Kerri Embrey
Kerri Embrey has been working in Reggio-inspired learning environments for 14 years. She has a background in Fine Arts and did her Master’s research with Dr. Carol Anne Wien at York University. Her thesis focused on listening to children, environment, materials and ideas through aesthetic engagement. She teaches at The Bishop Strachan School in Toronto. In September her role will be Lead Teacher and Art Specialist for the Junior School (JK-6). 
Leslie Siegrist-Hood
Leslie Siegrist-Hood is passionate about nurturing creativity and curiosity in our earliest learners. She feels so fortunate to have had the chance to be exposed to the Reggio Emilia approach to early childhood education early on in her teaching career, as its philosophy has been transformative for her. She is deeply inspired by the metaphor of the 100 languages of children and is guided by its message each and everyday. While Leslie was completing a  Master of Teaching degree from the Ontario Institute for Studies in Education at the University of Toronto, she heard Carol-Anne Wein speak at a variety of conferences. She always left inspired and wanting to learn more. After one conference, Leslie approached Carol-Anne and from there they began discussing the Graduate Diploma in Early Childhood Education at York University. She felt that a program with a strong focus on studying the Reggio Emilia approach to early childhood education and emergent curriculum would strengthen her understanding of our earliest learners. Leslie works as a teacher at Havergal College, a independent school for girls in Toronto, Ontario.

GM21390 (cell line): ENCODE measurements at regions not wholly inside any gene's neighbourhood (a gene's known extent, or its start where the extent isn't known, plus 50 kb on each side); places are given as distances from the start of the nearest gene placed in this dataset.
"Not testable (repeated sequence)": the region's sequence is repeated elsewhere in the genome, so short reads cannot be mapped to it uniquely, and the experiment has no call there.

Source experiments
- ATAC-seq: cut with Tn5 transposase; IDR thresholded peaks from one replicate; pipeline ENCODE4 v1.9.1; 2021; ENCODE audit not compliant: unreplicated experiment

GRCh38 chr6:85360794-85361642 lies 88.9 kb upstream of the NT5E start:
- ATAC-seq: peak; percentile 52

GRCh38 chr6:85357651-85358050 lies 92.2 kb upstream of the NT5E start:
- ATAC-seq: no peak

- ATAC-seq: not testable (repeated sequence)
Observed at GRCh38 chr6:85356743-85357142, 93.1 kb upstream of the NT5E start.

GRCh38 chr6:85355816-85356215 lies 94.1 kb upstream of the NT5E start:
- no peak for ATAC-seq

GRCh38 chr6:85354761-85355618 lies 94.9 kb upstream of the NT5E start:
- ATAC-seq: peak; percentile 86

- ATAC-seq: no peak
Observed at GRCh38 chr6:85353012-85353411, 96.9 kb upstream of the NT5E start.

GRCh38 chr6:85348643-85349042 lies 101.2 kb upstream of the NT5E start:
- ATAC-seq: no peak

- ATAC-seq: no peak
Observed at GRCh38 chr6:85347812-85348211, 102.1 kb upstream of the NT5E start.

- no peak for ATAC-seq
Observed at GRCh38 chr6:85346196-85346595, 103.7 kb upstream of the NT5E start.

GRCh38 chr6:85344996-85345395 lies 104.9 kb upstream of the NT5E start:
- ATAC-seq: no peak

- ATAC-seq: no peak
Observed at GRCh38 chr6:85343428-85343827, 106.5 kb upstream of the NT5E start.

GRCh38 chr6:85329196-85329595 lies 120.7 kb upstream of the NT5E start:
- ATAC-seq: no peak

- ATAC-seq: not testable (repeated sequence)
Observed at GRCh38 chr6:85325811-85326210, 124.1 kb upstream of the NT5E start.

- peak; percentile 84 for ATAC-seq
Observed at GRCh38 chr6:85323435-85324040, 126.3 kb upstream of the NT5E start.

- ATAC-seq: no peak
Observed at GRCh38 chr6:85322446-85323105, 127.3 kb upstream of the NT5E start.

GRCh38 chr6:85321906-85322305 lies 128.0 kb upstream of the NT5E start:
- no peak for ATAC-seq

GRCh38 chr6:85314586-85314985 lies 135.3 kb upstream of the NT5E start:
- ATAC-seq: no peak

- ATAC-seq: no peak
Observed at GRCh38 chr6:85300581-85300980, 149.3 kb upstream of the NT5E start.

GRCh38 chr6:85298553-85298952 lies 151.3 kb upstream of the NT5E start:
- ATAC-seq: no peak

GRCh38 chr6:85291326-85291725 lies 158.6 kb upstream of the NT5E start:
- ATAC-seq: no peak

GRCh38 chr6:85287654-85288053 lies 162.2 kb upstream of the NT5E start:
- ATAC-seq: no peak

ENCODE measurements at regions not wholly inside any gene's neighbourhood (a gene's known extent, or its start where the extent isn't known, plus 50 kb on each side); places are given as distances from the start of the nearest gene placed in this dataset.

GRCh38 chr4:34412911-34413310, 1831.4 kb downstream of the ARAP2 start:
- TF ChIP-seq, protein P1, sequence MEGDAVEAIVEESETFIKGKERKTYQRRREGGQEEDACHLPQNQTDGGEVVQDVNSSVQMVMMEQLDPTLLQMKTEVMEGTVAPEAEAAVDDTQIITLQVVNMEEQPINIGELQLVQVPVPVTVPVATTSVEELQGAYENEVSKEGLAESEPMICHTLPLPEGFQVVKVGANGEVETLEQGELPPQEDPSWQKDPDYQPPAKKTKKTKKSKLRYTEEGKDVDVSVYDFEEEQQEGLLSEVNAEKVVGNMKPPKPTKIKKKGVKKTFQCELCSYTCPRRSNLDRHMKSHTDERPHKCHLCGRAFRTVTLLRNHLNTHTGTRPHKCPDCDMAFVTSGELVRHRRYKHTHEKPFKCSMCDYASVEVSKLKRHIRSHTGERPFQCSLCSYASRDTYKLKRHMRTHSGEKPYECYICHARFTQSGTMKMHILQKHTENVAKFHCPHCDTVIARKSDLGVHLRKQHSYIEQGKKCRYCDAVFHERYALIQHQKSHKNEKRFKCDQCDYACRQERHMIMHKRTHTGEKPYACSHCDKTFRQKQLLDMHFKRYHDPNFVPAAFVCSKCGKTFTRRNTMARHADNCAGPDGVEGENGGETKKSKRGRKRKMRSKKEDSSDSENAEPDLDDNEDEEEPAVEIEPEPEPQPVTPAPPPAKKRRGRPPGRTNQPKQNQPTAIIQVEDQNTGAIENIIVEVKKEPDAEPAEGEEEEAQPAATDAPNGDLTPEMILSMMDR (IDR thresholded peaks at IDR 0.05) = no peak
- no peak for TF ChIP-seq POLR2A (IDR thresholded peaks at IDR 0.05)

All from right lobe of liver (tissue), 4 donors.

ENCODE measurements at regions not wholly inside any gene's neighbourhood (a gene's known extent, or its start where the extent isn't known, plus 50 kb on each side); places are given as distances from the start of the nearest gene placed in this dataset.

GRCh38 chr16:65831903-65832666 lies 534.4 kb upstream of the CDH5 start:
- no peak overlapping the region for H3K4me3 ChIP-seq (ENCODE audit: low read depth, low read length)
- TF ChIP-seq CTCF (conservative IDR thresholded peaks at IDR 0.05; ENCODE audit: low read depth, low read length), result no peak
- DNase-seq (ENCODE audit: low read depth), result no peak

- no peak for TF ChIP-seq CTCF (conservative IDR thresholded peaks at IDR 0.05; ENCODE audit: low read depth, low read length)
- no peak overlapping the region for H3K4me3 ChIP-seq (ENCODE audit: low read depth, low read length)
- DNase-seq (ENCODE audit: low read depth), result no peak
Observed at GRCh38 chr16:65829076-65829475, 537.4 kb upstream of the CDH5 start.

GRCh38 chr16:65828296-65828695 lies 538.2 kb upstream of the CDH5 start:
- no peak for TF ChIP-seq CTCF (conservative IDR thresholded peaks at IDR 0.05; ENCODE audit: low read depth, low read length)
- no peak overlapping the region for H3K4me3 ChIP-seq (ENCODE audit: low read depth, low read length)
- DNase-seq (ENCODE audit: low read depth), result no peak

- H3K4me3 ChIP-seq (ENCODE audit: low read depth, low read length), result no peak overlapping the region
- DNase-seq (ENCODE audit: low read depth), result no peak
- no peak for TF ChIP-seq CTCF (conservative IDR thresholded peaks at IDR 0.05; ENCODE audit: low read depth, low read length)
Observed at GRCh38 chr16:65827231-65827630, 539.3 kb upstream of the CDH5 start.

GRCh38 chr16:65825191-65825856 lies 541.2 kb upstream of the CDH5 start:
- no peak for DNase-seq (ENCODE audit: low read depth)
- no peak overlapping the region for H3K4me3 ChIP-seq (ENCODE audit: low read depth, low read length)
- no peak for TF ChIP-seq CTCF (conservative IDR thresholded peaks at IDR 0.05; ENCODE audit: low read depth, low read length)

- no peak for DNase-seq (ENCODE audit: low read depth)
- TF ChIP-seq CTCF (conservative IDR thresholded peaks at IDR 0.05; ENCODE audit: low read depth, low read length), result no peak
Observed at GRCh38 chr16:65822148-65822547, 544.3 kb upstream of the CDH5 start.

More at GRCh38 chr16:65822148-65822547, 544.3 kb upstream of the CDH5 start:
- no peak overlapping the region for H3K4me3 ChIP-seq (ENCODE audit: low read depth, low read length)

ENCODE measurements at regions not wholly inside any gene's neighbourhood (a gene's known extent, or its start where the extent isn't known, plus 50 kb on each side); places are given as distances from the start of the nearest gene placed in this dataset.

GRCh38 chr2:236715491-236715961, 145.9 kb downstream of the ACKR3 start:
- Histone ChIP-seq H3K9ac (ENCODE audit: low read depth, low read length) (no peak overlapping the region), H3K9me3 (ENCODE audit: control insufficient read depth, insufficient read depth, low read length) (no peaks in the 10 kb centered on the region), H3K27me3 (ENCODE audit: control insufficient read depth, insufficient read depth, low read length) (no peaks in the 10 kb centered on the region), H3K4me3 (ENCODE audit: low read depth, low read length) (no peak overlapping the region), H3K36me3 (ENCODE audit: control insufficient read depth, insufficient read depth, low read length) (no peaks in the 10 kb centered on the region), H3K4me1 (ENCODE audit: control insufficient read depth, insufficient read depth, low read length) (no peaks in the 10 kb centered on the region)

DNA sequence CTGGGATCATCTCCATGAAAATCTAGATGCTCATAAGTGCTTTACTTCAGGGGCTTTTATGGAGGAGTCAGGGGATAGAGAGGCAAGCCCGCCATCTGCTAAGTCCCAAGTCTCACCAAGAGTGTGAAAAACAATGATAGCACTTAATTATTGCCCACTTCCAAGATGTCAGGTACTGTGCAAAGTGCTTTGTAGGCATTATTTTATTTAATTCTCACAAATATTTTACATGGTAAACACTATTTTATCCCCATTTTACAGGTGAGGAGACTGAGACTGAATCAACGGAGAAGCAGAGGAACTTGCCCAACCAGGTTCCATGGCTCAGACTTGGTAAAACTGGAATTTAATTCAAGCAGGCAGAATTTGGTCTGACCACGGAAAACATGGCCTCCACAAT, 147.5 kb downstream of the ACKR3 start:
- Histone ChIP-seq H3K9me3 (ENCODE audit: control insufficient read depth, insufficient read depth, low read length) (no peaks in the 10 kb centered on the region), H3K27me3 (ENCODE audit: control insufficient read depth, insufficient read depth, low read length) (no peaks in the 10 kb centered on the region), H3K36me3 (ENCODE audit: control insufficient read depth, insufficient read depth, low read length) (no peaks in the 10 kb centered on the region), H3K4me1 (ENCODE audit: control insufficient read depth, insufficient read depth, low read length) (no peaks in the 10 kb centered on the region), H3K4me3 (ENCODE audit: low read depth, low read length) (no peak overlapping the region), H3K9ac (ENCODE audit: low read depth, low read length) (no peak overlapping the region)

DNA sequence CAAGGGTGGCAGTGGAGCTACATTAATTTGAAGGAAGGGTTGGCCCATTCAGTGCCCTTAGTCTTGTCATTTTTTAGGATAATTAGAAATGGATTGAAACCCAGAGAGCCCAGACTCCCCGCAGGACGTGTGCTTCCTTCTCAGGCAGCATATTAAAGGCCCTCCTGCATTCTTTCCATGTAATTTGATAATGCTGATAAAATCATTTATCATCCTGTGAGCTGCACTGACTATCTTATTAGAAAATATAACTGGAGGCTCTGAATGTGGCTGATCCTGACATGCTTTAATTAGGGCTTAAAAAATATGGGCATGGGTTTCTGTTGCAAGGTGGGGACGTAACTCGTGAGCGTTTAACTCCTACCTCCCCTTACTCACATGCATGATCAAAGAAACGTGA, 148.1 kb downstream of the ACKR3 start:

Mary Jane Miller
Mary Jane Miller has taught students from Junior Kindergarten to Grade Six at the Toronto District School Board, and teacher candidates at York University’s Faculty of Education.  A portion of her thesis research that focussed on pedagogical documentation is featured in Carol Anne Wien’s book, Emergent Curriculum in the Primary Classroom.  Miller attended the Spring 2011 Canadian Study Tour in Reggio Emilia.